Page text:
Chief Spence: hunger striker no more - Macleans.ca

Chief Spence: hunger striker no more

Tease the day: Attawapiskat chief resumes eating, releases renewed list of demands

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FRED CHARTRAND/CP

Theresa Spence can finally go home. The chief of Attawapiskat First Nation, who trundled into the national spotlight a fortnight before Christmas, made passionate pleas to government, refused solid food, found support among thousands and opposition among many others, played some role in forcing a meeting with the prime minister (and the governor general, at least ceremonially), and continued her fight even as prominent supporter after prominent supporter urged her to start eating. Spence made lots of friends and enemies between Dec. 11 and Jan. 24, she raised more awareness than most Canadians over those six weeks, and now it’s over. She leaves a 13-point declaration of demands in her wake, and can look forward to a few weeks where people like me don’t write about her.

What’s her legacy? How will she be remembered? Does she even have any control over that? You tell me.

Obligatory Sun News reference: As you might have heard, Sun News Network hopes to convince the Canadian Radio-television and Telecommunications Commission that it deserves a spot on basic cable. The merits of that request made the rounds on Twitter yesterday, where people made fun of and sometimes defended the fledgling network’s credibility. For your own education, here are a couple of journalists’ opinions: Postmedia’s Andrew Coynex, who doesn’t so much like the idea; and J-Source contributor Justin Ling, who argues the CRTC should grant Sun News Network’s request.


What’s above the fold this morning?

The Globe and Mail leads with outgoing Ontario Premier Dalton McGuinty’s final days in office. The National Post fronts outgoing U.S. Secretary of State Hillary Clinton’s testimony to the Senate foreign relations committee about last year’s terrorist attack on an American compound in Benghazi, Libya. The Toronto Star goes above the fold with lengthy processing periods for citizenship applicants in Canada. The Ottawa Citizen leads with uncertainty surrounding Parliamentary Budget Officer Kevin Page‘s ability to formally respond to this year’s federal budget. iPolitics fronts interim Liberal leader Bob Rae’s fundraising trip to southwestern Ontario. CBC.ca leads with the search for three Canadians in Antarctica. National Newswatch showcases a Postmedia story about House of Commons and Senate lawyers, representing the chambers’ respective Speaker’s offices, arguing only Parliament has jurisdiction when it comes to defining Page’s role.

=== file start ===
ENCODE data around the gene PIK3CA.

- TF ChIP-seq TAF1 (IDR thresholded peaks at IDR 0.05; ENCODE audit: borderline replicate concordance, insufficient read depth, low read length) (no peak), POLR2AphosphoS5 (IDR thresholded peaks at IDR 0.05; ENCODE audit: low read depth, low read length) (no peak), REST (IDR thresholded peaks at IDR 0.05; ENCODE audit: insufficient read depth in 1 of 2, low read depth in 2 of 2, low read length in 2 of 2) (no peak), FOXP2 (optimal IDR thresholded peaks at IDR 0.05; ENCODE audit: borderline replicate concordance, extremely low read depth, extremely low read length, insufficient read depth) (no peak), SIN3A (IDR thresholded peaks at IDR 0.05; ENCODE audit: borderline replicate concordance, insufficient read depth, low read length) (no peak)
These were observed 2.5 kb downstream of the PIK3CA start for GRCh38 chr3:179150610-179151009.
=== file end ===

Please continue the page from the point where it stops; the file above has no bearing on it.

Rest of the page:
Stories that will be (mostly) missed

1. First Nation. A new chief elected at Gull Bay First Nation earlier this month discovered that the community is bankrupt. The feds have stepped in with over $1 million in emergency funding. 2. Quebec corruption. Michele Lalonde testified to the Charbonneau Commission in Montreal that his engineering firm funnelled kickbacks from contacts to political parties.
3. Inmate death. Canada’s corrections investigator is looking into the case of a Saskatoon inmate who died of an apparent heart attack after several calls for help allegedly went unanswered. 4. Carbon monoxide. Sickened workers at an industrial construction plant in northern New Brunswick were exposed to carbon monoxide, the source of which is still unknown.

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